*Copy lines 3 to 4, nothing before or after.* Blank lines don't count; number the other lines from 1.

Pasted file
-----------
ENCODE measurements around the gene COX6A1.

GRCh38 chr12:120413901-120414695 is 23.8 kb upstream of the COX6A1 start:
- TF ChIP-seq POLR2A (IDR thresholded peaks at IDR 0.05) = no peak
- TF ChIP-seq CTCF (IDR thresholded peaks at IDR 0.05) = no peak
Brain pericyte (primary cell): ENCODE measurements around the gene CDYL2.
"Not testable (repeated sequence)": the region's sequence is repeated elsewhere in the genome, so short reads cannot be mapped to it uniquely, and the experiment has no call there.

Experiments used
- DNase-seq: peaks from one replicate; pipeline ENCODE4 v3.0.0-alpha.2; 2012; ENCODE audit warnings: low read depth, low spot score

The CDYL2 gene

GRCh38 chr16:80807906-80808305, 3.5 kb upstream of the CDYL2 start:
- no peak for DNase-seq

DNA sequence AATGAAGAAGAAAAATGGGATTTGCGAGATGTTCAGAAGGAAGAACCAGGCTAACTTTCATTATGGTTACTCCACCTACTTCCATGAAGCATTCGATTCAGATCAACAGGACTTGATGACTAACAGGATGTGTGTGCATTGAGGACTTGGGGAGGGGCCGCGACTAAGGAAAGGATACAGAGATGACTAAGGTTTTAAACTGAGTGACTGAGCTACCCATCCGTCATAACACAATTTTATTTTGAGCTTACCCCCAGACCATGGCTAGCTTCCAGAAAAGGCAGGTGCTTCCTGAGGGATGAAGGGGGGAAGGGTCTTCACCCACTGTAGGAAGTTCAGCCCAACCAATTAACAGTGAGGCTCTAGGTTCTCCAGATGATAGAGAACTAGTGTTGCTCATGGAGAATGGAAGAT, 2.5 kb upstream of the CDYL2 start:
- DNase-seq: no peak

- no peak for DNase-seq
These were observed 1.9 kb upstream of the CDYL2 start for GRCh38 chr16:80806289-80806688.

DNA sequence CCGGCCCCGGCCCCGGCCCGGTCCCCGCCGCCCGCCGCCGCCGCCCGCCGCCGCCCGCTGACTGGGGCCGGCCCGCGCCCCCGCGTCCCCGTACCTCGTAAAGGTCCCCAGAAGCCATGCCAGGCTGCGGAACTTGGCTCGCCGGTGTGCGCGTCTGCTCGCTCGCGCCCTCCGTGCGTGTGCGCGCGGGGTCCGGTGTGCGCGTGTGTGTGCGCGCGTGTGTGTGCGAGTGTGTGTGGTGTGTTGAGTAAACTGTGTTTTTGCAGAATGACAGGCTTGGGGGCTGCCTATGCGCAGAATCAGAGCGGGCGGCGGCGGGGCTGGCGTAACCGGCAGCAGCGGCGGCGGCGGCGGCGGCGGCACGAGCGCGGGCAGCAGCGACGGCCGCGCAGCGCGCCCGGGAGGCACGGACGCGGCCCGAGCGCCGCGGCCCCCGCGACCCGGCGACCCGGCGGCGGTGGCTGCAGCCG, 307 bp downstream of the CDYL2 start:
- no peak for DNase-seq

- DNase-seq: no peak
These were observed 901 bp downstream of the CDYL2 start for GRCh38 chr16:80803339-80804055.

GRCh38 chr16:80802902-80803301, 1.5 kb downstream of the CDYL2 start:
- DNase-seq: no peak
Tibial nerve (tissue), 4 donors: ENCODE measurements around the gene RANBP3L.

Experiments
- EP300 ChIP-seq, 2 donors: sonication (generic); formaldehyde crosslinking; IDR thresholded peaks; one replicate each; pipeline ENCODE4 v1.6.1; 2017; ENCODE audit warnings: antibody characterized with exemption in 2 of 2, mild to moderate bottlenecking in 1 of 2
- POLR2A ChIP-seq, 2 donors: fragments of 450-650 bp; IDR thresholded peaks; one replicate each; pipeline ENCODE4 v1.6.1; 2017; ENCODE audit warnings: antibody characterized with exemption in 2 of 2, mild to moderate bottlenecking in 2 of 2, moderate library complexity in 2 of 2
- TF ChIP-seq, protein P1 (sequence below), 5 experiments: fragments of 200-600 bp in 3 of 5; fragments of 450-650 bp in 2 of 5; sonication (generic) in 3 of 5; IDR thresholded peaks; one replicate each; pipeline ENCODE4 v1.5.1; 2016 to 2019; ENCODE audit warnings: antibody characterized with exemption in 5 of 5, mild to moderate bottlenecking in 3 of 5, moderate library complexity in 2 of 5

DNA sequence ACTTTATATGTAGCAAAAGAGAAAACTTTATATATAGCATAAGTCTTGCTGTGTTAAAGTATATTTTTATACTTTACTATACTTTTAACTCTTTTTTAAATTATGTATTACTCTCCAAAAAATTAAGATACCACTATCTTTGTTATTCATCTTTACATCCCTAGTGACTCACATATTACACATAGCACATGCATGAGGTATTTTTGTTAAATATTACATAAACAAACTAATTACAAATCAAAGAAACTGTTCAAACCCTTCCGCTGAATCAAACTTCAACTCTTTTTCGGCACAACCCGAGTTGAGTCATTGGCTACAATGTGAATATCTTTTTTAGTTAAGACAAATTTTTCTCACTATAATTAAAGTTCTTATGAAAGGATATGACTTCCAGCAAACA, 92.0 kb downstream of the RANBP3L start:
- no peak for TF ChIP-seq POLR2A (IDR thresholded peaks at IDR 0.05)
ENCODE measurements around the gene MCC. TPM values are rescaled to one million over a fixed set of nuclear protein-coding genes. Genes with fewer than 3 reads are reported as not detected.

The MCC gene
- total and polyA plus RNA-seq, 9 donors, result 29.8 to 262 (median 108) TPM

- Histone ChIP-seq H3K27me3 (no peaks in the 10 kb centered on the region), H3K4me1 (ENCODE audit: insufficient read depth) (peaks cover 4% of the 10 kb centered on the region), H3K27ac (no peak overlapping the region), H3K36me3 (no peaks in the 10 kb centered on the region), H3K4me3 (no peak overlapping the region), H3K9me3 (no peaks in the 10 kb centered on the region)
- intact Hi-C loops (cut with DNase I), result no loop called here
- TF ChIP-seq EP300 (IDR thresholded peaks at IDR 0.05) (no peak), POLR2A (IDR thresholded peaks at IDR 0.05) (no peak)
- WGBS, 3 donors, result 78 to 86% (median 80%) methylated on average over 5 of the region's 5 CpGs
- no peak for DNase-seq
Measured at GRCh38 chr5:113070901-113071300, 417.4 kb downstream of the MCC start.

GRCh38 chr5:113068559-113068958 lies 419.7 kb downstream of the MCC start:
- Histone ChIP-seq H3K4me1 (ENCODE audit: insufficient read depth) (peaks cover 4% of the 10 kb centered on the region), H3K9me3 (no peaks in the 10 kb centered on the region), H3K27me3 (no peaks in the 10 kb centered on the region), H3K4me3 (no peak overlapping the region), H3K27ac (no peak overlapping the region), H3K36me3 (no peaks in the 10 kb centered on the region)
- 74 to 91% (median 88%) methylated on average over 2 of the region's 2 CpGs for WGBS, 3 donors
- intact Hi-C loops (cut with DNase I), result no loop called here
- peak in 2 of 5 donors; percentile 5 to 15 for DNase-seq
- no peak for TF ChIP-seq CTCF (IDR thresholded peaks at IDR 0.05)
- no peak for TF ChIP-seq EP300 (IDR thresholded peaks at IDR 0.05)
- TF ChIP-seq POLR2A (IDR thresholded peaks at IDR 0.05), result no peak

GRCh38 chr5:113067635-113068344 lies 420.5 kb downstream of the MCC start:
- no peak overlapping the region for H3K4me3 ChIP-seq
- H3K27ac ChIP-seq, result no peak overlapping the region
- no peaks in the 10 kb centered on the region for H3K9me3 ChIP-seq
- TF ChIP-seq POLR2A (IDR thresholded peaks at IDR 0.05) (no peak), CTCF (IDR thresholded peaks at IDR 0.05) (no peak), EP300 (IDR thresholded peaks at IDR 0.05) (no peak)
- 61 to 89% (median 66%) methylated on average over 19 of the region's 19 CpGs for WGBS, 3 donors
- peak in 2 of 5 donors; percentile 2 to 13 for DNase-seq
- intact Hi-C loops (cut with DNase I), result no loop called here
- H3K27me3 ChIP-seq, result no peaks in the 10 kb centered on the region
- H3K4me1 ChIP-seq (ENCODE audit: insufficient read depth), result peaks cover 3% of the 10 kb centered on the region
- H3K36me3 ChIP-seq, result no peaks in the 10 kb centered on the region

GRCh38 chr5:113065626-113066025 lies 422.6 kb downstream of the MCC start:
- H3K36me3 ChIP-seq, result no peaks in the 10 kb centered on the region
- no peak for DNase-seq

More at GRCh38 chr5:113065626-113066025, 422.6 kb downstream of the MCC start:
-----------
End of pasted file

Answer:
- TF ChIP-seq POLR2A (IDR thresholded peaks at IDR 0.05) = no peak
- TF ChIP-seq CTCF (IDR thresholded peaks at IDR 0.05) = no peak